Blood test

Low cholinesterase level in the blood

Blood test
>
Low cholinesterase level in the blood

What is a low cholinesterase level in the blood called?

  • Cholinesterase low

What is the normal cholinesterase level in the blood?

If you need to know which are the cholinesterase reference ranges or you require more information about the role of cholinesterase in the blood you can visit: Normal cholinesterase level in the blood

What does a low total cholinesterase level in the blood mean?

A low level of cholinesterase in the blood may be due to three main reasons:

  • A possible insecticide poisoning: Organophosphorus pesticides (parathion, sarin, tetraethyl pyrophosphate, etc.) and carbamates cause a decrease in cholinesterase serum level.
  • In a perioperative management prior to anesthesia: The cholinesterase test is performed to detect a genetic disorder that may be dangerous in surgery after the application of a muscle relaxant called Succinylcholine (suxamethonium).
  • Due to a liver disorder such as cirrhosis or hepatitis.

A low cholinesterase blood level means:

  • Moderate cholinesterase decrease (< 8 U/ml in adults):

    The meaning of a low value of cholinesterase in the blood depends on reason to perform the test:

    • Insecticide poisoning: If it is a mild poisoning you may suffer fatigue, dizziness, headache, nausea or diarrhea. If it is a moderate poisoning, chest pain or difficulty walking may be added. If it is a severe poisoning you may suffer from respiratory problems, cramps or loss of consciousness.
    • Prior to anesthesia: A value below the normal range may be a sign of a genetic disorder (usually with a family pattern). It is advisable to make a test called dibucain inhibition test to give additional information about the disorder.
    • Liver disease: A decrease around 30 to 50% may be a sign of an acute hepatitis. A decrease around 50 to 70% may be a sign of an advanced cirrhosis or a cancer with liver metastasis.

Which factors can reduce the total cholinesterase level in the blood?

Some particular health situation or drugs may reduce your cholinesterase level in the blood:

  • Caffeine
  • Pregnancy
  • Organophosphorus pesticide poisoning
  • Malnutrition
  • Menstruation
  • Drugs
    • Antiarrhythmic agents
      • Atropine
      • Quinidine
    • Antiasthmatic drugs
      • Theophylline
    • Antineoplastics
      • Cyclophosphamide
    • Oral Contraceptives
    • Drugs for acid related disorders
      • Ranitidine
    • Sex hormones
      • Estrogens
    • Acetylcholinesterase inhibitors
      • Physostigmine
      • Neostigmine
      • Pyridostigmine
    • Opiate
      • Codeine
      • Morphine
    • Vitamin K

Which diseases can reduce your total cholinesterase level in the blood?

The following diseases can explain a cholinesterase level in the blood lower than normal:

  • Viral hepatitis
  • Hepatic cirrhosis
  • Liver cancer
  • Myocardial infarction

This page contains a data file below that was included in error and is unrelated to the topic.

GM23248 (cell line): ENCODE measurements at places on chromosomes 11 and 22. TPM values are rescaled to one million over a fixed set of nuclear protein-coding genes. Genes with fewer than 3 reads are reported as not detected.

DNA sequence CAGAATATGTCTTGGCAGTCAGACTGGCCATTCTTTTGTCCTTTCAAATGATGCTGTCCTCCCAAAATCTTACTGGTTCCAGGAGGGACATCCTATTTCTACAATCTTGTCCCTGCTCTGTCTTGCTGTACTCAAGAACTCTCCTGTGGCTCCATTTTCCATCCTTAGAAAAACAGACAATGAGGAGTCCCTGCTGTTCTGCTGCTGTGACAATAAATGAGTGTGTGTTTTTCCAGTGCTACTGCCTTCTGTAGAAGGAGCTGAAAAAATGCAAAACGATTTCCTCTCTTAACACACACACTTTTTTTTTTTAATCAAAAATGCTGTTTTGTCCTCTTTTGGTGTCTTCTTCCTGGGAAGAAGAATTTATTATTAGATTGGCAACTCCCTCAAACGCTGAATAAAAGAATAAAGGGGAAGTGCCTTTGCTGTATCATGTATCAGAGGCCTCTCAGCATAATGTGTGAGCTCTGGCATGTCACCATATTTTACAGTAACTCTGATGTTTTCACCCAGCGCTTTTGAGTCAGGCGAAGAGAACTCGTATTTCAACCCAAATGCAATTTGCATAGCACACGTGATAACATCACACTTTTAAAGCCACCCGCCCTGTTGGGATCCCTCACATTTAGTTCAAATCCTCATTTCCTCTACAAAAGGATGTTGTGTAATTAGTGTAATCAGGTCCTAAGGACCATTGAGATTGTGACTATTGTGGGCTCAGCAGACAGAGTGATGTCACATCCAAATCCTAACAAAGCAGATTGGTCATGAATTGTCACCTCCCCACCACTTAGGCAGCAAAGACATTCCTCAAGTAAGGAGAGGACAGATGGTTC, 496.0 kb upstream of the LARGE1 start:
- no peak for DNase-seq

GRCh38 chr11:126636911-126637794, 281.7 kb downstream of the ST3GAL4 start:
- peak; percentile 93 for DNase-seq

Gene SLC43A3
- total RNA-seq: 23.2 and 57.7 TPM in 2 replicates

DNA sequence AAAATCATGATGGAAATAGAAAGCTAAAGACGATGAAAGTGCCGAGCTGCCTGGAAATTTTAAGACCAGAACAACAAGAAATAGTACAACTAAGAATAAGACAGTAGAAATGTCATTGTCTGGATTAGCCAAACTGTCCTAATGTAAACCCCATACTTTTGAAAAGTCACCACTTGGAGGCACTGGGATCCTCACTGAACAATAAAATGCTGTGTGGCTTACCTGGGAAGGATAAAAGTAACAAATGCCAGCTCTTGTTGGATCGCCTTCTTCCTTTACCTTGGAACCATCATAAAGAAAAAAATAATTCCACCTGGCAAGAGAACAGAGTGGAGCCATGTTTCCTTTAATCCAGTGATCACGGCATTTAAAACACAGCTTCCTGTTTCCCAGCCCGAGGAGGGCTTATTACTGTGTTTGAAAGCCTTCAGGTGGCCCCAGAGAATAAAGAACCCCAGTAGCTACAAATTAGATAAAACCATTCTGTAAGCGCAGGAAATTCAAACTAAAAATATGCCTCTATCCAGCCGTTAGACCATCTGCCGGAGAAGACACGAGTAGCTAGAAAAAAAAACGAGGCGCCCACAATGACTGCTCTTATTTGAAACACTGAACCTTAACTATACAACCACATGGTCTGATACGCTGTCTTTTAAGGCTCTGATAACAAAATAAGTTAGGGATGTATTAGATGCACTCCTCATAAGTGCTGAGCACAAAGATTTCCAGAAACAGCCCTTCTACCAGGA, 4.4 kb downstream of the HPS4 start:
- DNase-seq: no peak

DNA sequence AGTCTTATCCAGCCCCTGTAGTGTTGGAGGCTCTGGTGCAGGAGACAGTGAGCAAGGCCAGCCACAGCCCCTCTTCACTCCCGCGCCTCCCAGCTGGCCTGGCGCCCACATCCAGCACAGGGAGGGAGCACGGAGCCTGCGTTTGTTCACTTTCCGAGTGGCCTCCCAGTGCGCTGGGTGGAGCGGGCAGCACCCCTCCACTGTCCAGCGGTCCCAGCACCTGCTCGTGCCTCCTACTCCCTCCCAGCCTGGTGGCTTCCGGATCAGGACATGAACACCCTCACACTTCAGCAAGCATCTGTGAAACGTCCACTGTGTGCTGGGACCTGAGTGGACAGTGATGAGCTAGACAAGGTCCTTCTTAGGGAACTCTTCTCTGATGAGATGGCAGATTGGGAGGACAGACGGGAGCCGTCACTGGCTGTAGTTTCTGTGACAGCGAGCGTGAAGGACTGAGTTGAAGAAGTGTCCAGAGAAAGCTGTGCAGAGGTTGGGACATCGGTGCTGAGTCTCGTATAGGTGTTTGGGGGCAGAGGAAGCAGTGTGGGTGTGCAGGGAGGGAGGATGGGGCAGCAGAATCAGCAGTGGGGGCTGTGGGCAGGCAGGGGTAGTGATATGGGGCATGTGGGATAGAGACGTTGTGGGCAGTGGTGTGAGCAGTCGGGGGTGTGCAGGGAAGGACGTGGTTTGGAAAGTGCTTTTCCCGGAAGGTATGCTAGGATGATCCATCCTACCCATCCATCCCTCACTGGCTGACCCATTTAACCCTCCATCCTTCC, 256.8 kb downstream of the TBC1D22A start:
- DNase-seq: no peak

• Paroxysmal nocturnal hemoglobinuria

What can I do to increase the total cholinesterase level in the blood?

If cholinesterase levels are low, it is necessary to study the possible causes to reverse them. If it is due to pesticide poisoning, future exposure to these substances should be avoided.

There are also many drugs tan can interfere with the cholinesterase level in the blood. Please, ask your doctor if the medication you are taking may interfere with cholinesterase level in the blood.

Where can I find more information about cholinesterase level in the blood?

You can visit our pages about:

Which values are considered a low cholinesterase level in the blood?

The following values are considered to be above the normal range:

IMPORTANT: These levels are expressed in U/ml. They are an example of a healthy man of about 45 years old with no known disease and not taking any medication. The ranges can be different depending on the laboratory or on your personal circumstances.

Cholinesterase
Moderate cholinesterase decrease
7.9 U/ml7.8 U/ml7.7 U/ml7.6 U/ml7.5 U/ml7.4 U/ml7.3 U/ml7.2 U/ml
7.1 U/ml7 U/ml6.9 U/ml6.8 U/ml6.7 U/ml6.6 U/ml6.5 U/ml6.4 U/ml
6.3 U/ml6.2 U/ml6.1 U/ml6 U/ml5.9 U/ml5.8 U/ml5.7 U/ml5.6 U/ml
5.5 U/ml5.4 U/ml5.3 U/ml5.2 U/ml5.1 U/ml5 U/ml4.9 U/ml4.8 U/ml
4.7 U/ml4.6 U/ml4.5 U/ml4.4 U/ml4.3 U/ml4.2 U/ml4.1 U/ml4 U/ml
3.9 U/ml3.8 U/ml3.7 U/ml3.6 U/ml3.5 U/ml3.4 U/ml3.3 U/ml3.2 U/ml
3.1 U/ml3 U/ml2.9 U/ml2.8 U/ml2.7 U/ml2.6 U/ml2.5 U/ml2.4 U/ml
2.3 U/ml2.2 U/ml2.1 U/ml2 U/ml1.9 U/ml1.8 U/ml1.7 U/ml1.6 U/ml
1.5 U/ml1.4 U/ml1.3 U/ml1.2 U/ml1.1 U/ml1 U/ml0.9 U/ml0.8 U/ml
0.7 U/ml0.6 U/ml0.5 U/ml0.4 U/ml0.3 U/ml0.2 U/ml0.1 U/ml0 U/ml
Last update: 18/11/2020

Bibliography

  • Tietz. Fundamentals of Clinical Chemistry. Carl A. Burtis, Edward R. Ashwood, David E. Bruns, Barbara G. Sawyer. WB Saunders Company, 2008. Pag 328. ISBN: 978-0-7216-3865-2.

Rating Overview

Share your thoughts about this content
Poor
Excellent

E-mail (Optional):
Add a review